Kevin Duncombe (KD): We bought an IPS TR-BT-1388-200S two-ram baler with precompression lid system. It is being used for paper, plastic and metals in our Downey plant. We put it under a new CP sort system; but, it is being fed by two infeed conveyors, so it can be fed directly or from the sort line.

RT: How is this baler offering WPPP more versatility in baling?

KD: This is a true “bale anything” baler and, being a two-ram, it gives us the versatility to bale pretty much anything.

RT: What are the bale weights and sizes normally produced with this new baler?

KD: With OCC (old corrugated containers) we are getting approximately 1,500-pound bales and, even with unprocessed PET bottles, which carry a lot of air, we are getting 1,200-pound bales.

Overall we are meeting or beating the levels given to us by the manufacturer. 

RT: Did this baler replace an existing baler, and is that baler still being used at Western Pacific Pulp & Paper?

KD: This new baler is in addition to our Bollegraaf HBC 100F baler, which we are still running. Now we have the added capacity and versatility of having two balers in this plant.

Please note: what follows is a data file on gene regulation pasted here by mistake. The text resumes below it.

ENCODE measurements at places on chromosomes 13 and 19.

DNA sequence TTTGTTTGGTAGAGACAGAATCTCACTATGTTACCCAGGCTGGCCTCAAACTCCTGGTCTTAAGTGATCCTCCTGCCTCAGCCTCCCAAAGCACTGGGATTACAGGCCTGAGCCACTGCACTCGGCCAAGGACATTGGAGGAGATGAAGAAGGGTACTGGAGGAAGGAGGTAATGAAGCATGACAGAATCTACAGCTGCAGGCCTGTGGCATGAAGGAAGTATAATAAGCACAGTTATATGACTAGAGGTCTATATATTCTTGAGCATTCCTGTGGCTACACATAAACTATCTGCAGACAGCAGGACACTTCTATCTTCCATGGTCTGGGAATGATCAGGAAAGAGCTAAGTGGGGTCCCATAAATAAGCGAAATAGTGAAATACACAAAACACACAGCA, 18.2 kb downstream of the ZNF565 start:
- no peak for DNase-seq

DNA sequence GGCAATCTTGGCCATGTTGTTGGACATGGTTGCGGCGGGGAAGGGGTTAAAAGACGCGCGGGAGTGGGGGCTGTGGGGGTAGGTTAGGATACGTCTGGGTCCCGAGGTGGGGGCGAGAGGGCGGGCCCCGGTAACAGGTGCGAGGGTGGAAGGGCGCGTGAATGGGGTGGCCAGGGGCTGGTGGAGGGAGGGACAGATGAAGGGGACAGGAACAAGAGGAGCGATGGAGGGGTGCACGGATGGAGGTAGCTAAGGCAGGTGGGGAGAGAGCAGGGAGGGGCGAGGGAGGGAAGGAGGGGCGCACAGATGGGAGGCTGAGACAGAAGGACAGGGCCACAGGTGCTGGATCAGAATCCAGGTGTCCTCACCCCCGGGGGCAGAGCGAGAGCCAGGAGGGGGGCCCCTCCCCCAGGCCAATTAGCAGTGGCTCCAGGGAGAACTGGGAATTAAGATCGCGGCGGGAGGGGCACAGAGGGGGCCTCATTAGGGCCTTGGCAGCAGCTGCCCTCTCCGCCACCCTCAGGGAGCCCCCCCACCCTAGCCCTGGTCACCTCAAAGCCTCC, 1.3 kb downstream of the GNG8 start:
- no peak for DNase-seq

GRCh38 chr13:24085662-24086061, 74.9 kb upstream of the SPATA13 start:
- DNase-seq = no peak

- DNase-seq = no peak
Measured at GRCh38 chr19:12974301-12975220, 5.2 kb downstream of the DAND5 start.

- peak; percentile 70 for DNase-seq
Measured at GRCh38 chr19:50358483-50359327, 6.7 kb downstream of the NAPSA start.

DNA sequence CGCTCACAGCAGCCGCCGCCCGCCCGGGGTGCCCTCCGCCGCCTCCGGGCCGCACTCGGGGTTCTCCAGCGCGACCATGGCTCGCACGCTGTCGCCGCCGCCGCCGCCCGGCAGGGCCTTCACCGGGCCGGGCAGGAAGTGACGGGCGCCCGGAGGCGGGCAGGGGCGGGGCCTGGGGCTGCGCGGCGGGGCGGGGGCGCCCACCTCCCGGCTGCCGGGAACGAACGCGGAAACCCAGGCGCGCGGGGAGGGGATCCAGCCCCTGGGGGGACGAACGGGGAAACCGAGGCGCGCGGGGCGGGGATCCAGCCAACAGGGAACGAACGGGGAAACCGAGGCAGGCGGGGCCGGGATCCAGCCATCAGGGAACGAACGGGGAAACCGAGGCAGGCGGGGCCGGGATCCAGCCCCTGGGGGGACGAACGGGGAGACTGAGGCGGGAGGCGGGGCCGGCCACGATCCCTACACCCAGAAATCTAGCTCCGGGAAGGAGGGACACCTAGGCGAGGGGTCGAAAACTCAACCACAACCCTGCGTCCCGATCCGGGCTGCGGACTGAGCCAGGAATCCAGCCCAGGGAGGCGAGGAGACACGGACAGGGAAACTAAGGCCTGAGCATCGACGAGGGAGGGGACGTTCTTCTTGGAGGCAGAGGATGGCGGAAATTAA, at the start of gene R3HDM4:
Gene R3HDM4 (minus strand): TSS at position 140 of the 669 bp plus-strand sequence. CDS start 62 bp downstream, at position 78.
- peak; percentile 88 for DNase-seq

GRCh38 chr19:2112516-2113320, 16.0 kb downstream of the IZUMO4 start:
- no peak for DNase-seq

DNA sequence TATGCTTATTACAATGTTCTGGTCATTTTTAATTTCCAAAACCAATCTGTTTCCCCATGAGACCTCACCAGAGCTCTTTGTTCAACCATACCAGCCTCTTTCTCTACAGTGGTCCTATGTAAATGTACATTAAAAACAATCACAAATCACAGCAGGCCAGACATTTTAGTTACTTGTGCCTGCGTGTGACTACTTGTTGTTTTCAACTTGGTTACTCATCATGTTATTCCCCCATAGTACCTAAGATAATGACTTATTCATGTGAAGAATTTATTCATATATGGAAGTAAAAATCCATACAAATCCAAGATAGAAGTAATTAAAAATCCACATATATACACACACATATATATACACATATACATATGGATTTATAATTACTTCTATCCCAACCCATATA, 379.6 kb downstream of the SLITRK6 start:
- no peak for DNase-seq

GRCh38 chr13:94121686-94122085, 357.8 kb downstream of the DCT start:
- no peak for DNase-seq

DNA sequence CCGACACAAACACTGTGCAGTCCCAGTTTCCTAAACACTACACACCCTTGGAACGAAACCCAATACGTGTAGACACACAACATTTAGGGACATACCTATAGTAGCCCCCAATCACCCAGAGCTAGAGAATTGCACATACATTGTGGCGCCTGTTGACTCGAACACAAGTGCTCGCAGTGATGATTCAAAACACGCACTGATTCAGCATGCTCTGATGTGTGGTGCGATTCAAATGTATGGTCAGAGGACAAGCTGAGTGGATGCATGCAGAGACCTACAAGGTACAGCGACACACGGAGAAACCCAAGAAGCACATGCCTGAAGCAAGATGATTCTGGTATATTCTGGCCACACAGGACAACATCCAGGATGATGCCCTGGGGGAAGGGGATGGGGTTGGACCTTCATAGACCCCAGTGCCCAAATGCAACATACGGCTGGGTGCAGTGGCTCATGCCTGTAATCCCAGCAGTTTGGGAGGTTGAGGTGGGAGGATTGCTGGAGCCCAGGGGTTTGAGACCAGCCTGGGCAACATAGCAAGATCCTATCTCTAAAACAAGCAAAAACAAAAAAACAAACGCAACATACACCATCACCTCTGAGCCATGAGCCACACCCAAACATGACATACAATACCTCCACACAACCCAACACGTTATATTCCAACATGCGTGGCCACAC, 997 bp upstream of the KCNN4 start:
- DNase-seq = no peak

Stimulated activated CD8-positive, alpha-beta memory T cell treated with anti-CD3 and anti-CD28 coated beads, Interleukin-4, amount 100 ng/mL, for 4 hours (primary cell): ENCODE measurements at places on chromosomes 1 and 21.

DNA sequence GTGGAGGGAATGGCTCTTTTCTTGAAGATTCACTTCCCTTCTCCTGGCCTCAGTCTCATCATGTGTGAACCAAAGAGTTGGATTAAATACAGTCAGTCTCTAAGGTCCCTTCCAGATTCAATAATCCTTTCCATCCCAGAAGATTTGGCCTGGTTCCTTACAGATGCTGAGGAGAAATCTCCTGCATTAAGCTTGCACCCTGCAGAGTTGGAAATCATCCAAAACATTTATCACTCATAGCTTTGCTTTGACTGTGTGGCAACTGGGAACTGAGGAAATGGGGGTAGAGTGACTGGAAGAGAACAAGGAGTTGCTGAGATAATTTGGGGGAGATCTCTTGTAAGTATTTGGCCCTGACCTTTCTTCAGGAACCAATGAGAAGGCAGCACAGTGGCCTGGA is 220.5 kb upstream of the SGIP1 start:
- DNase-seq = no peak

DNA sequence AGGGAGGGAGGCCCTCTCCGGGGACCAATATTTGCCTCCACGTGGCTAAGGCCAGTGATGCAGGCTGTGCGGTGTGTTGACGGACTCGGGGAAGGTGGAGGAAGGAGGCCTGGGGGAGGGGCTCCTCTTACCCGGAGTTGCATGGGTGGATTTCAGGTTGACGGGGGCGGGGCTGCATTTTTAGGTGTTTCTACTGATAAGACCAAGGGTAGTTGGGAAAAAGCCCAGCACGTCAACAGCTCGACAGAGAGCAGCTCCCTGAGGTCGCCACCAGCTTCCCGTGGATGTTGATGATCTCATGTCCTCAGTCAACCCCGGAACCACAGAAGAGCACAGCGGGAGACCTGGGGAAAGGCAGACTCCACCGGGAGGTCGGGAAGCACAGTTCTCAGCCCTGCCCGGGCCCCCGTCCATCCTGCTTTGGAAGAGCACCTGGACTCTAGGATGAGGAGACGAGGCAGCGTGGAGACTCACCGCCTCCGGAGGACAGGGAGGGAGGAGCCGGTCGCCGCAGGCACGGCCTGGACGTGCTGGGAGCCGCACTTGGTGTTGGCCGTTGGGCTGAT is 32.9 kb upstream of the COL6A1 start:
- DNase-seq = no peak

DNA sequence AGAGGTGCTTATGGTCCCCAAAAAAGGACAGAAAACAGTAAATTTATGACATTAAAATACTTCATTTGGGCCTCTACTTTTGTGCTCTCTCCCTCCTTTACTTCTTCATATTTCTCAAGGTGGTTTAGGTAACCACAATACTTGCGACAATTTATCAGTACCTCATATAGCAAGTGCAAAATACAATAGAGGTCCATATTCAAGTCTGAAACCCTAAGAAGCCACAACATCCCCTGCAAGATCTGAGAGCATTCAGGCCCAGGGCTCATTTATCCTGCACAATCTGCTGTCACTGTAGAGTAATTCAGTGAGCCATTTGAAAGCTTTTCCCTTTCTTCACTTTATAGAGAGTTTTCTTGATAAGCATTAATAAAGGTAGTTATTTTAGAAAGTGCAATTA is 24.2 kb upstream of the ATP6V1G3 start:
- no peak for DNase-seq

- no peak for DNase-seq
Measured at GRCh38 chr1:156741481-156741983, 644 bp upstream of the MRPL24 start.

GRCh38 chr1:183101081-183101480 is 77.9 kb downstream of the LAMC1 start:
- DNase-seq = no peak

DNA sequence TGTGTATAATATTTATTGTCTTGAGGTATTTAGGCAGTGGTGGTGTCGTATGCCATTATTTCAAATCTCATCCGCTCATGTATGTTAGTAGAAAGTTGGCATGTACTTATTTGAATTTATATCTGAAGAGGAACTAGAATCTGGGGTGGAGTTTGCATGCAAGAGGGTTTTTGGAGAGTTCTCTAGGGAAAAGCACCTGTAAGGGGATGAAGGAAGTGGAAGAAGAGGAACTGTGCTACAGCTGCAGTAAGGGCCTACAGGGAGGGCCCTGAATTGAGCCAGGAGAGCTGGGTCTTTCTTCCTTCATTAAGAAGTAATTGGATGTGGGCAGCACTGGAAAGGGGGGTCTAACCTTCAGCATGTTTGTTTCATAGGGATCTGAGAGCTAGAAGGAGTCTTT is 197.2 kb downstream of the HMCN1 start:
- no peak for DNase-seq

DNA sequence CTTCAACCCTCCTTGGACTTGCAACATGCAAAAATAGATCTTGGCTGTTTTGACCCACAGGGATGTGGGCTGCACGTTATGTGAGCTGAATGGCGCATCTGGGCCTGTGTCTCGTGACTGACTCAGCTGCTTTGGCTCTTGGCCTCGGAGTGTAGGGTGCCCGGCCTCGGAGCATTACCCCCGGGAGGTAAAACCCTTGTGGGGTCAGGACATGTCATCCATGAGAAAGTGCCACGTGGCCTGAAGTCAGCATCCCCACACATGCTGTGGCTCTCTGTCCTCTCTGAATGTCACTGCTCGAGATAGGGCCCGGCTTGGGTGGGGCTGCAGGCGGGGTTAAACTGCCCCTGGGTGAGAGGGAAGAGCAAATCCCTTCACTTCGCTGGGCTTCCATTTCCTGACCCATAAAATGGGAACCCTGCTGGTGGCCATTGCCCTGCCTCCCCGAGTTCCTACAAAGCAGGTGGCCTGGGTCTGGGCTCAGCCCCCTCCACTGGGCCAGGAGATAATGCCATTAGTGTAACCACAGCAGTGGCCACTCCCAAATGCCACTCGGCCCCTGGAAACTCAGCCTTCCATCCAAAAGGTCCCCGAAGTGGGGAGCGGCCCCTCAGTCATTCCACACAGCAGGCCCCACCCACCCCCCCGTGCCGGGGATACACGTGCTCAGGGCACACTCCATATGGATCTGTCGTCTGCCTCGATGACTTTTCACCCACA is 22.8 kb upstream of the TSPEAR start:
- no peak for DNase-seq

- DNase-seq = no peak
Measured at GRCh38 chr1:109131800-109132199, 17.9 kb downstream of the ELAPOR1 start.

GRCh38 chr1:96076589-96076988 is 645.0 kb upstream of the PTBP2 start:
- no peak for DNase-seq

RT: Why did you decide to purchase and install this new baler? Is the baler providing all of the benefits that you expected it would?

KD: We needed a baler that could handle different materials, including plastics and metals, and this was the baler that could do it better than the rest in our opinion. 

The baler is providing what we expected and, in many ways, has exceeded our expectations, particularly with plastics but also with throughput capacity.

RT: What processing capacities is this baler allowing you to achieve?

KD: The key to processing capacity is the feeding of the machine, and since we are utilizing this for a sort line and multiple grades and commodities, we are switching up the grades rather often, which is a benefit to a two-ram baler.